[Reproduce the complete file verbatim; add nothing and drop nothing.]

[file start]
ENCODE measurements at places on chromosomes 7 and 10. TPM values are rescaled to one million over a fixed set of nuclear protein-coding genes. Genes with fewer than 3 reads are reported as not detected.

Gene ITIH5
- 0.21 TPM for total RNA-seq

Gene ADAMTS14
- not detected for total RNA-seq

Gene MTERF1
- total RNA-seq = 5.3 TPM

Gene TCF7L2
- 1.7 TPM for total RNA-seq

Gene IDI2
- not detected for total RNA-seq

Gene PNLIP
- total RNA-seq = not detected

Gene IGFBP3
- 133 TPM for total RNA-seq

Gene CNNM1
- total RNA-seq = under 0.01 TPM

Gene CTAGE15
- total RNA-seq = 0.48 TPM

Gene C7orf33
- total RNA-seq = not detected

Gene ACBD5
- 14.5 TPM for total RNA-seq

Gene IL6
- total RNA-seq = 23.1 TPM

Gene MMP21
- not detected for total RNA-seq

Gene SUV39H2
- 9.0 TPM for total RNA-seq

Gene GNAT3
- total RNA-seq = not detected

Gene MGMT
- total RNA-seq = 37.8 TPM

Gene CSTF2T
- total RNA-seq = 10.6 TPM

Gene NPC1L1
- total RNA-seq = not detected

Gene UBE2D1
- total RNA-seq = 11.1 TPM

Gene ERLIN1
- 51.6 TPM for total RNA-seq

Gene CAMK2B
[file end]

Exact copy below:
ENCODE measurements at places on chromosomes 7 and 10. TPM values are rescaled to one million over a fixed set of nuclear protein-coding genes. Genes with fewer than 3 reads are reported as not detected.

Gene ITIH5
- 0.21 TPM for total RNA-seq

Gene ADAMTS14
- not detected for total RNA-seq

Gene MTERF1
- total RNA-seq = 5.3 TPM

Gene TCF7L2
- 1.7 TPM for total RNA-seq

Gene IDI2
- not detected for total RNA-seq

Gene PNLIP
- total RNA-seq = not detected

Gene IGFBP3
- 133 TPM for total RNA-seq

Gene CNNM1
- total RNA-seq = under 0.01 TPM

Gene CTAGE15
- total RNA-seq = 0.48 TPM

Gene C7orf33
- total RNA-seq = not detected

Gene ACBD5
- 14.5 TPM for total RNA-seq

Gene IL6
- total RNA-seq = 23.1 TPM

Gene MMP21
- not detected for total RNA-seq

Gene SUV39H2
- 9.0 TPM for total RNA-seq

Gene GNAT3
- total RNA-seq = not detected

Gene MGMT
- total RNA-seq = 37.8 TPM

Gene CSTF2T
- total RNA-seq = 10.6 TPM

Gene NPC1L1
- total RNA-seq = not detected

Gene UBE2D1
- total RNA-seq = 11.1 TPM

Gene ERLIN1
- 51.6 TPM for total RNA-seq

Gene CAMK2B